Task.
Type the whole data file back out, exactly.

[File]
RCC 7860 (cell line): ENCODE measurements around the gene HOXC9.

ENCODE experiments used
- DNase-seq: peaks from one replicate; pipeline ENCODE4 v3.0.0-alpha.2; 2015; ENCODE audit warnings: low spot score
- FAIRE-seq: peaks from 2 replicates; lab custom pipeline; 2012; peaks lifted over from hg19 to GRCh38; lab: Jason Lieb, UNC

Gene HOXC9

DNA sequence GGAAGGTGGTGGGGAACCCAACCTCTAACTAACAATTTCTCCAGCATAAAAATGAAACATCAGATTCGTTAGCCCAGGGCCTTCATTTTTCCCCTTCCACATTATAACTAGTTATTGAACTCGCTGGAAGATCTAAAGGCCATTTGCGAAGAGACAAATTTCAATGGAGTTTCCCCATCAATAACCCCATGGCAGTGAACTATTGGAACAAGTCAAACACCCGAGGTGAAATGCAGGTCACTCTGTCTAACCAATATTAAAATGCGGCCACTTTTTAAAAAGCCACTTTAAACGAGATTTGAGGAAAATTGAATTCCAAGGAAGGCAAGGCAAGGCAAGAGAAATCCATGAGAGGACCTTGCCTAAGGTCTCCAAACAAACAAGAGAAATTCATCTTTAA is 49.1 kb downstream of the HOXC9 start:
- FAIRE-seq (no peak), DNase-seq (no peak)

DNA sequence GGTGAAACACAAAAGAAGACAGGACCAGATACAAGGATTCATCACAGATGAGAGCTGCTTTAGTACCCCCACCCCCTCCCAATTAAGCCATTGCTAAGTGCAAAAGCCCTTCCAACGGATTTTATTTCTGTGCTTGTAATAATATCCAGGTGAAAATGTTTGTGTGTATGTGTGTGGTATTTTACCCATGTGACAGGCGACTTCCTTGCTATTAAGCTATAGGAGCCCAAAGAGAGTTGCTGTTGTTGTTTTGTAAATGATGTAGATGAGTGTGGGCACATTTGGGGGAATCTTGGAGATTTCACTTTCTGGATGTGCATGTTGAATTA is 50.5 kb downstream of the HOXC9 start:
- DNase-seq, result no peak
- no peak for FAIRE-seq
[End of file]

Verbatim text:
RCC 7860 (cell line): ENCODE measurements around the gene HOXC9.

ENCODE experiments used
- DNase-seq: peaks from one replicate; pipeline ENCODE4 v3.0.0-alpha.2; 2015; ENCODE audit warnings: low spot score
- FAIRE-seq: peaks from 2 replicates; lab custom pipeline; 2012; peaks lifted over from hg19 to GRCh38; lab: Jason Lieb, UNC

Gene HOXC9

DNA sequence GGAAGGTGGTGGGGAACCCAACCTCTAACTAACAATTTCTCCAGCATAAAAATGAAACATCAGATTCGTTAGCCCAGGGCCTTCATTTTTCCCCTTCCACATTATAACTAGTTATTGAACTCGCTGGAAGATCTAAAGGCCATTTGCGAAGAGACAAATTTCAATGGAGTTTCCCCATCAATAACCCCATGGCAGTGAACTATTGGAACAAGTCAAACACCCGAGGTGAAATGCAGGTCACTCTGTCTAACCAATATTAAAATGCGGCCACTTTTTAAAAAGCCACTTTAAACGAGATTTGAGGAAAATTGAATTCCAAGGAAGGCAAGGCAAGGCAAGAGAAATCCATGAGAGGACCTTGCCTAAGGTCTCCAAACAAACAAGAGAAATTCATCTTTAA is 49.1 kb downstream of the HOXC9 start:
- FAIRE-seq (no peak), DNase-seq (no peak)

DNA sequence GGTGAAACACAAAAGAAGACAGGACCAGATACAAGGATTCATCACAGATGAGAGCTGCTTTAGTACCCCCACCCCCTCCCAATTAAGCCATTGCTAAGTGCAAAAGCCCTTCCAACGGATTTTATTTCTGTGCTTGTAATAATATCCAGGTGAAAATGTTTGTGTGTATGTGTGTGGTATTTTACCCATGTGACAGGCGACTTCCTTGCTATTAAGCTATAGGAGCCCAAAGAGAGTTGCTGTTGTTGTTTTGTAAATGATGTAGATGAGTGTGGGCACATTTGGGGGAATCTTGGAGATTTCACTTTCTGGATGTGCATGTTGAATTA is 50.5 kb downstream of the HOXC9 start:
- DNase-seq, result no peak
- no peak for FAIRE-seq